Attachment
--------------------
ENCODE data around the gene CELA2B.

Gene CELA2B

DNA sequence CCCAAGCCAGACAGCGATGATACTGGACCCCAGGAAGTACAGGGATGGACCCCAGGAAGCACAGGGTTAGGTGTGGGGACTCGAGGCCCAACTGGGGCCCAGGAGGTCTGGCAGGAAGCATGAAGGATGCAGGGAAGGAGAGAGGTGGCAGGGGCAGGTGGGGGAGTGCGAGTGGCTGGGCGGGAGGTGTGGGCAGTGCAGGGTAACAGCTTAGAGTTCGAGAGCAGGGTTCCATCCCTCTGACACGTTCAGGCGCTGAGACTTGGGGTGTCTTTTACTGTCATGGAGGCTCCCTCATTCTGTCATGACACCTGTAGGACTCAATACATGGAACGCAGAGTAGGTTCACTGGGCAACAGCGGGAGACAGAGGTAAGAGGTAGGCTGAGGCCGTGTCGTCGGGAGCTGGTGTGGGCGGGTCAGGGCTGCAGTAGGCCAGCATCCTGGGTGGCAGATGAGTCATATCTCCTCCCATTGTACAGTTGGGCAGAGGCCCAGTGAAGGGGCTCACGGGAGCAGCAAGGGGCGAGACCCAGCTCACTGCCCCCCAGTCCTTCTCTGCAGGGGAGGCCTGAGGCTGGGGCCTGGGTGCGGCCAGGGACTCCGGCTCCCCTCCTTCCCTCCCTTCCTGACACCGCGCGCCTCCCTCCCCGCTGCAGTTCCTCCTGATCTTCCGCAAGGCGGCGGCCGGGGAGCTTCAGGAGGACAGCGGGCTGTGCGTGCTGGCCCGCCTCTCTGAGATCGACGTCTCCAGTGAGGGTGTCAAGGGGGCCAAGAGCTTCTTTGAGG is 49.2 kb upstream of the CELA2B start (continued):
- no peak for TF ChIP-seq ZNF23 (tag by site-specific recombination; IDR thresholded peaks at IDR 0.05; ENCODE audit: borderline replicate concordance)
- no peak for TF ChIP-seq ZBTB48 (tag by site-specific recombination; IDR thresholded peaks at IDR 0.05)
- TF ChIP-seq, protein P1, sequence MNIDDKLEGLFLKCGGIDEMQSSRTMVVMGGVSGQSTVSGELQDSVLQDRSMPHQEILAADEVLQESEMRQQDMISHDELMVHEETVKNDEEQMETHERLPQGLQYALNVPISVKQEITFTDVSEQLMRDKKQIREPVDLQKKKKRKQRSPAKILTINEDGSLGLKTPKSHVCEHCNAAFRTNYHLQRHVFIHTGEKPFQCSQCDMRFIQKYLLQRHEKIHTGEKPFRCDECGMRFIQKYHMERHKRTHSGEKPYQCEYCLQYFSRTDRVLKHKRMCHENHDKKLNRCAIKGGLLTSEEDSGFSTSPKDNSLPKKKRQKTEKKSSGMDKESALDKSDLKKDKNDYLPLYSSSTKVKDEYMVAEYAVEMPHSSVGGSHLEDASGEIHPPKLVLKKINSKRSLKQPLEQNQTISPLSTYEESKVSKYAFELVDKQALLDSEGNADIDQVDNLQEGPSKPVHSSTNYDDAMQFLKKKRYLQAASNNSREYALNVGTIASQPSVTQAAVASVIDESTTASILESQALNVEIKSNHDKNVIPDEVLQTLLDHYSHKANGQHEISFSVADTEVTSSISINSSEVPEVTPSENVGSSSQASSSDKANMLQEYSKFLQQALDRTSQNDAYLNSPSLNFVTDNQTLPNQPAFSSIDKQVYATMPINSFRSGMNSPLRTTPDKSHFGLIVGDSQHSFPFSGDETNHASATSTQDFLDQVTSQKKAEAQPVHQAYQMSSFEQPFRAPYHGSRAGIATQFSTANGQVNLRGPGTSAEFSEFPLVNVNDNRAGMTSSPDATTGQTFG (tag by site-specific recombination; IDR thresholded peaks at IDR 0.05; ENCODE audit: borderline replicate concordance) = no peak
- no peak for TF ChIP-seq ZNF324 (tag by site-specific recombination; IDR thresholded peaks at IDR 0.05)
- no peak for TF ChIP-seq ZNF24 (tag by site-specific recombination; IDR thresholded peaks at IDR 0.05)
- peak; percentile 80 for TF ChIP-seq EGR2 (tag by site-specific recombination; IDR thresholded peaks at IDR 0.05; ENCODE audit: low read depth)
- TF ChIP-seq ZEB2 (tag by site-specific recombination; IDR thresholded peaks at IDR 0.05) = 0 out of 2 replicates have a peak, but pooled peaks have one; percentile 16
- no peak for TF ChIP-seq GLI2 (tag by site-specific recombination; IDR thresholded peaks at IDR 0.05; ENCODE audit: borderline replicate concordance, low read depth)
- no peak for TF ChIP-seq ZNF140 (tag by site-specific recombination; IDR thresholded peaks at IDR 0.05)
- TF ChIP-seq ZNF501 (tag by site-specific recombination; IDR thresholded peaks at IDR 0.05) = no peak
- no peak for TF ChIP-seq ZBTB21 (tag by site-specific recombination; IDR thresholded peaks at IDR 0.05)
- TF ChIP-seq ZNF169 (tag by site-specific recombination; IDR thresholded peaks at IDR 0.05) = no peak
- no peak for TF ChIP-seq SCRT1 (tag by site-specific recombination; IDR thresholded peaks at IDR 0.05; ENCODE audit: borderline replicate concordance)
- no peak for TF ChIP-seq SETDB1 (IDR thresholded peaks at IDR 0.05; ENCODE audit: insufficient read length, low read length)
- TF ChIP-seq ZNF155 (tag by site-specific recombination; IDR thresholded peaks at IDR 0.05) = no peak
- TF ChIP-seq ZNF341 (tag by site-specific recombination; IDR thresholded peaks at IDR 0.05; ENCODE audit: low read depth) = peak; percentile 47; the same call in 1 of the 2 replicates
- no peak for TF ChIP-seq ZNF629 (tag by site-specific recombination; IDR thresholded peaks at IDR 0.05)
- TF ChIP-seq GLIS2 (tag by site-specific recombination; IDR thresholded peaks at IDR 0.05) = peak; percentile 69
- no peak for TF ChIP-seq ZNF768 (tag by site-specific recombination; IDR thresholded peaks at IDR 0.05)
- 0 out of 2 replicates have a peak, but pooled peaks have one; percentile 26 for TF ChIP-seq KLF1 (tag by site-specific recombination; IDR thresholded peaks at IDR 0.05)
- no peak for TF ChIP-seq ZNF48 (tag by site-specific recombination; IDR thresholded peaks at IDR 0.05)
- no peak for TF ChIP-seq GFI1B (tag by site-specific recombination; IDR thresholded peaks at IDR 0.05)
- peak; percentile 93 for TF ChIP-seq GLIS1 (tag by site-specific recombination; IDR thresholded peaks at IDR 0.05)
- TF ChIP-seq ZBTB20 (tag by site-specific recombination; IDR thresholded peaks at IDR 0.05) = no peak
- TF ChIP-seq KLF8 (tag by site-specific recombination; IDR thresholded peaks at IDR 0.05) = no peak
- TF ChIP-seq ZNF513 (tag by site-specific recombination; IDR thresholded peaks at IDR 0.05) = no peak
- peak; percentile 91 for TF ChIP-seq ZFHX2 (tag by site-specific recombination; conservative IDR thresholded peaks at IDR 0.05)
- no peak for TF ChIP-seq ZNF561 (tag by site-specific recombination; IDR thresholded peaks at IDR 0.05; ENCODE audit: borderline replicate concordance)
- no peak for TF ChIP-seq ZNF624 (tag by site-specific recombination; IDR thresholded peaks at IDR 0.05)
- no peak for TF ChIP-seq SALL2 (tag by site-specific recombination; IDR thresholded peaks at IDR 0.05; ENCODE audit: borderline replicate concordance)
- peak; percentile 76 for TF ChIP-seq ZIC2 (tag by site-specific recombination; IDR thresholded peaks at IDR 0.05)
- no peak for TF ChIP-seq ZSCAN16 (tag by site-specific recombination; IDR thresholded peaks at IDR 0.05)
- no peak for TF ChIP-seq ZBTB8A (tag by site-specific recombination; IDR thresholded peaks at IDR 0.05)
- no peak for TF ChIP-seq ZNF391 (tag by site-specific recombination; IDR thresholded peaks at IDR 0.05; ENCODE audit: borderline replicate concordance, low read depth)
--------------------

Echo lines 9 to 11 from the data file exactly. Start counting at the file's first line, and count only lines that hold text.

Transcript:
- peak; percentile 80 for TF ChIP-seq EGR2 (tag by site-specific recombination; IDR thresholded peaks at IDR 0.05; ENCODE audit: low read depth)
- TF ChIP-seq ZEB2 (tag by site-specific recombination; IDR thresholded peaks at IDR 0.05) = 0 out of 2 replicates have a peak, but pooled peaks have one; percentile 16
- no peak for TF ChIP-seq GLI2 (tag by site-specific recombination; IDR thresholded peaks at IDR 0.05; ENCODE audit: borderline replicate concordance, low read depth)